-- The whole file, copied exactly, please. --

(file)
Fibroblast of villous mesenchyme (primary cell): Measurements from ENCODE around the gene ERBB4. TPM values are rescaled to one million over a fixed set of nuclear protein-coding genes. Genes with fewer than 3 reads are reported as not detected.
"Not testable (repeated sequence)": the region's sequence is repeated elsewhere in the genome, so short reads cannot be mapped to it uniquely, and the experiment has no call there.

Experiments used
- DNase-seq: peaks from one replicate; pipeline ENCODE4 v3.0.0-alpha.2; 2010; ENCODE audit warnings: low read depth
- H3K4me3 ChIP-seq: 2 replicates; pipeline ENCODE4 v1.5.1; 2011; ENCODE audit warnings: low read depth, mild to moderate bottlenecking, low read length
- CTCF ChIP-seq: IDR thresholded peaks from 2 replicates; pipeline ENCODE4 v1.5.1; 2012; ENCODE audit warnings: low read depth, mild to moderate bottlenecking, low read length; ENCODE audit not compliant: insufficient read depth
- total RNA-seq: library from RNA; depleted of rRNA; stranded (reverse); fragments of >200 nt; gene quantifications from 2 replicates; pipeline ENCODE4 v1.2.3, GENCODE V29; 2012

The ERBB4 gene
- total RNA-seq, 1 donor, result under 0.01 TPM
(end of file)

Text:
Fibroblast of villous mesenchyme (primary cell): Measurements from ENCODE around the gene ERBB4. TPM values are rescaled to one million over a fixed set of nuclear protein-coding genes. Genes with fewer than 3 reads are reported as not detected.
"Not testable (repeated sequence)": the region's sequence is repeated elsewhere in the genome, so short reads cannot be mapped to it uniquely, and the experiment has no call there.

Experiments used
- DNase-seq: peaks from one replicate; pipeline ENCODE4 v3.0.0-alpha.2; 2010; ENCODE audit warnings: low read depth
- H3K4me3 ChIP-seq: 2 replicates; pipeline ENCODE4 v1.5.1; 2011; ENCODE audit warnings: low read depth, mild to moderate bottlenecking, low read length
- CTCF ChIP-seq: IDR thresholded peaks from 2 replicates; pipeline ENCODE4 v1.5.1; 2012; ENCODE audit warnings: low read depth, mild to moderate bottlenecking, low read length; ENCODE audit not compliant: insufficient read depth
- total RNA-seq: library from RNA; depleted of rRNA; stranded (reverse); fragments of >200 nt; gene quantifications from 2 replicates; pipeline ENCODE4 v1.2.3, GENCODE V29; 2012

The ERBB4 gene
- total RNA-seq, 1 donor, result under 0.01 TPM